Our worth is only meant to be found in God and was never intended to come from within ourselves, independent of God. In fact, independence from God is how we lost our worth to begin with. Our pride is independence from God and is a vain attempt to find self-worth apart from him. Instead we build our self-made identities based on abilities, accomplishments, possessions, self-improvement, etc…
“Self-esteem” is how we see ourselves and it is largely influenced by how others see us, or how we perceive that they see us. Self-esteem is based on the principles of pride and on our performance, not on the grace and unconditional love God extends to us. God is the one who made us and it goes without saying that he wants us to care more about how he sees us and to set us free from this trap of self-esteem. He does this by giving us what I will call God-esteem.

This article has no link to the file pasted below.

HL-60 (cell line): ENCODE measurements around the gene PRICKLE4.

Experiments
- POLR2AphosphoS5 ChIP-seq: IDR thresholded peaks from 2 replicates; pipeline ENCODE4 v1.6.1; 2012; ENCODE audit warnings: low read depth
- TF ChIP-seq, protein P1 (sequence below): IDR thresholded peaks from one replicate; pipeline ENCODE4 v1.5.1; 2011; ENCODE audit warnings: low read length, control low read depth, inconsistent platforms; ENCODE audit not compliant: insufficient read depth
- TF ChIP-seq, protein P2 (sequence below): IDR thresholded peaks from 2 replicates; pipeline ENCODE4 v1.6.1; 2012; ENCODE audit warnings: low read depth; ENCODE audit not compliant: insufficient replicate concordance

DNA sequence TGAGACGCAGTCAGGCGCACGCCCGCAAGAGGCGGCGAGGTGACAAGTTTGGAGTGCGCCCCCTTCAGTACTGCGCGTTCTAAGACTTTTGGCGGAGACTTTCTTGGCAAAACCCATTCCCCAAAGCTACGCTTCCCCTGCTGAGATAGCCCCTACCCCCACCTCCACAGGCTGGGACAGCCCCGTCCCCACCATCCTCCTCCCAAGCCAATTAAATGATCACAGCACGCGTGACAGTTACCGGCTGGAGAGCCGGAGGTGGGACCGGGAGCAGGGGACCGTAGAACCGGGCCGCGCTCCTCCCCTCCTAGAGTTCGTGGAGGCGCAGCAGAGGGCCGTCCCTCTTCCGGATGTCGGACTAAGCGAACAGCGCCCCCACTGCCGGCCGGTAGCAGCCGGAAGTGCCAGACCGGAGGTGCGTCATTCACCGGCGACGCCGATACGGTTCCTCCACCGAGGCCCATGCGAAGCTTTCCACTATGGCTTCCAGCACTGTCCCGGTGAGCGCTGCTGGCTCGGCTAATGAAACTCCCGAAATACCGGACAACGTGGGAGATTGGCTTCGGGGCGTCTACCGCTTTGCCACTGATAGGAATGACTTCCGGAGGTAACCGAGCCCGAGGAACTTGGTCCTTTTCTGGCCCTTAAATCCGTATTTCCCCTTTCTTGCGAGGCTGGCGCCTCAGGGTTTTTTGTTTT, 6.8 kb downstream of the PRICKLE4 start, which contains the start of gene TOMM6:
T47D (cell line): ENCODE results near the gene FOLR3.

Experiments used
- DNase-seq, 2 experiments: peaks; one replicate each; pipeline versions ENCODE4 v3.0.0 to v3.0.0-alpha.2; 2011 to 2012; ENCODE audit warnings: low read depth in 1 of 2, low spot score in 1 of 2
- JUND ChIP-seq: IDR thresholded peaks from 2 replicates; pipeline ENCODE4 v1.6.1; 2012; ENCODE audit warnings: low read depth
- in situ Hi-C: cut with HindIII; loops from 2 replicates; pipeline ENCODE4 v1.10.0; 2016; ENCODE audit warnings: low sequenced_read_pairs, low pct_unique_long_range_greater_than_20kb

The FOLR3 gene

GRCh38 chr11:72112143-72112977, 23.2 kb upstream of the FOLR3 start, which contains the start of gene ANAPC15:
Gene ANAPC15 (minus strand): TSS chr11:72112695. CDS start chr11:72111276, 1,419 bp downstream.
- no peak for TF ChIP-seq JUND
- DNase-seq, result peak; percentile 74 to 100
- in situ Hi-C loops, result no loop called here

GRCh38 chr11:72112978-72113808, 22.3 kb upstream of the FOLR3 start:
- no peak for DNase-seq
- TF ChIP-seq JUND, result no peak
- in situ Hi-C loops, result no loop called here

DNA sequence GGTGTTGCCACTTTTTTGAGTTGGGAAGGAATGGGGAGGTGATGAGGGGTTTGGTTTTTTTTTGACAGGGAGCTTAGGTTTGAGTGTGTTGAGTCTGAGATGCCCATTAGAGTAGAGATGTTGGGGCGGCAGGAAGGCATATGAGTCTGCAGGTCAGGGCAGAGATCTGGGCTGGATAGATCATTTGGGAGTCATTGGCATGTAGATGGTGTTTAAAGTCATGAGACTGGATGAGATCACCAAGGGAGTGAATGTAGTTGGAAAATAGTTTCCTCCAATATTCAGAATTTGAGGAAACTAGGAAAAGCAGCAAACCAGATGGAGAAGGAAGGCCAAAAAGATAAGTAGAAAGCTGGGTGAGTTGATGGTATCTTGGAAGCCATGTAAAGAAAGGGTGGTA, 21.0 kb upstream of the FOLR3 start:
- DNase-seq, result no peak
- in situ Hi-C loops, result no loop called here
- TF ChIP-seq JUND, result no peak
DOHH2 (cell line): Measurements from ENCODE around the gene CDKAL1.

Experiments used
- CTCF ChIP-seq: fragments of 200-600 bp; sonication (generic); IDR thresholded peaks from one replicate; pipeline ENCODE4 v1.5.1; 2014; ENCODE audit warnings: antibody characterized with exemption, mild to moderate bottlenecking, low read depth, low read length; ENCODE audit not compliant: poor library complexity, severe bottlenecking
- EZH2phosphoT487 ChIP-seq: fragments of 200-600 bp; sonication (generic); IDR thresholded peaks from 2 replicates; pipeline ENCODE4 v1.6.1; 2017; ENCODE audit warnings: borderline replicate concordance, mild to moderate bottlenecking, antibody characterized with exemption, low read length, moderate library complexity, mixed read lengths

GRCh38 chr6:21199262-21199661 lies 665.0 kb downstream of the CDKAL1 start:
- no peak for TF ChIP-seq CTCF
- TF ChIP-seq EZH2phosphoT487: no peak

When we take our eyes off of ourselves altogether and fix our eyes on Jesus, the author and perfector of our faith, we are then liberated to be the people he always intended for us to be, and it is beautiful!
Why We Don’t Read the Bible
Unfortunately, we are all bound, confined, and limited by our opinions of ourselves and of others opinions of us, that we don’t even think to go to God to find our worth. We are so caught up in the trap of self-esteem that we surround ourselves with only those who speak and think well of us, and we avoid everyone and everything that might cast us in a negative light… including the Bible.
While there is a glorious identity waiting for us to take hold of in Scripture, God must first break off and crush all our false ideas about who we are. We must first be humbled before we are even able to receive grace… before God can show us and free us with the truth of who we really are… in him.
God’s word is designed to deal a devastating blow to our self-righteous ego and kill any possible chance of a good self-esteem. This is why we avoid reading the Bible! It’s why I avoided it. It made me squirm like a worm on a hook. I felt cornered. Exposed. Undone. I mean, who wants to feel crummy about themselves? Who wants to be faced with all the various ways they have failed and the fact that at the very core, that you are a rotten person?